When Elbit Systems announced a significant structural change about two years ago, their initiative raised numerous question marks.
In the context of that change, Elbit Systems established their ISTAR (Intelligence, Surveillance, Target Acquisition & Reconnaissance) division in order to connect the intelligence, surveillance and electro-optical activities of El-Op (Elbit Systems' long-standing subsidiary) to their Unmanned Aerial System (UAS) activity, which had been taking place at a separate plant.
Is it already possible, after two years, to evaluate the results of that change? Has the merging of two giant organs within Elbit Systems proven itself?
Elad Aharonson, Elbit Systems' Executive Vice President and General Manager of their ISTAR Division, responded in an exclusive interview to Israel Defense: "Elbit Systems' Intelligence or ISTAR Division deals with intelligence/surveillance and target acquisition. The division set out in this format in April 2015. The first year was devoted to the task of sorting the organization, the procedures, understanding what we want. It worked very nicely. At the same time we had to run out and bring in business. Everything was done on the run. To my delight, both 2015 and 2016 were excellent years for us. We already begin to see the results."
What was the main idea behind the merging of the two organs?
"Generally, our vision is to provide our clients with a comprehensive solution that includes all of the sensor types for the area of interest, and then processing of the information and converting it into material that is relevant for the decision-making process at the right time and by the appropriate element.
"In my view, this thing has three tiers that we need to address. The first tier consists of the platforms and sensors: we need platforms that will keep improving, namely – operate for longer periods of time and at longer ranges. They should have a greater payload carrying capacity, with each payload producing better-looking and better-sounding results, as the sensors themselves are also progressing constantly.
"The challenge regarding the second tier is interconnecting the sensors. It is not enough to have a sensor fitted to a platform and sensing the terrain – you want to see what happens when you interconnect sensors of different types: electro-optical sensors, Radar sensors, ComInt sensors and so forth. We have several projects that accomplish this interconnection precisely.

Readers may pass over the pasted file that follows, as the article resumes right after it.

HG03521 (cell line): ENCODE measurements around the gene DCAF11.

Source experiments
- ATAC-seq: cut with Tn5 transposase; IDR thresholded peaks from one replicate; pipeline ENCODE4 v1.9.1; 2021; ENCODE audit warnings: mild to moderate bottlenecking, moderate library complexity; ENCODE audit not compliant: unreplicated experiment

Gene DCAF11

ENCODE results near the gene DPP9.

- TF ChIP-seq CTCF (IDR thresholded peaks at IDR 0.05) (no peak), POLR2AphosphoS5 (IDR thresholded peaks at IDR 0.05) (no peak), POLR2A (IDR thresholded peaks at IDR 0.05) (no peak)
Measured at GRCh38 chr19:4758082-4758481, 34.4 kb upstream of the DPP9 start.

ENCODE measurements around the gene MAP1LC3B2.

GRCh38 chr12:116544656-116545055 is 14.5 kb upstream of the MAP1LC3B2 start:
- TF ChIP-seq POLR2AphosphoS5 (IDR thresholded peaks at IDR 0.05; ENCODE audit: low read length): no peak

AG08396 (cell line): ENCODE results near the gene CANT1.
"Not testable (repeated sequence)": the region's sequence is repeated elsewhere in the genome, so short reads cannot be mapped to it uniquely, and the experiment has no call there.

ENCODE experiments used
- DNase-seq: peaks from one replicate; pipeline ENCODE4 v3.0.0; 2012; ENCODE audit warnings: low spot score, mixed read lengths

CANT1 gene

"The third tier is, in my opinion, the direction in which the market is currently heading: it is a primary need of the users, and the intention is to succeed in taking full advantage of the information being collected. It is not enough to deploy the appropriate platforms in the field and to install the appropriate sensors that you had managed to interconnect.
"This is the point where the aspect of handling the information – the Big Data – comes into the picture. Eventually, it is a situation where you have massive amounts of data, as my clients keep telling me: 'The data are spilling off my desk. I am unable to do anything with them.' We need to have this entire thing automated. My clients currently purchase an electro-optical payload or some other payload – but what they really need is analyzed, correlated information that would enable them to make a decision. That is where we are going. It is a time-consuming process, it calls for a massive development effort and for the revision of professional and business concepts. But I think that the mass of data being made available to us requires that we know how to handle the information automatically, as otherwise it will be completely pointless. In my vision, the sensor and the unmanned platform industry will merge with the data industry and the required solution will be produced."
What about the concept of "Terrain Dominance" or "Persistent Area Surveillance"? In the past, this concept was the 'talk of the town', but in the last two years it is mentioned less frequently.
"In my view, terrain dominance / persistent area surveillance is a profile that refers precisely to what I have said before from an operational angle, a technological angle. What is 'terrain dominance'? It is the ability to monitor an area continuously and understand whatever takes place there, and then operate in that area. I use the term 'terrain dominance' less frequently as now everything is regarded as 'terrain dominance'. At the Paris Air Show (June 2017) we unveiled our SkEye and GroundEye systems, which perform persistent area surveillance through the VisInt, Optroic dimension (from the air and from the ground, respectively). They do just that: sense the area all the time. Now the question is – what do you do with all that information? The major advantage of all of these systems is their data processing capability, their connection with other databases and the algorithms behind all those things. We are at the outset of the process, although we have already made considerable progress. Subsequently, we will be elsewhere. In my opinion, the entire intelligence system will undergo a process of very dramatic optimization.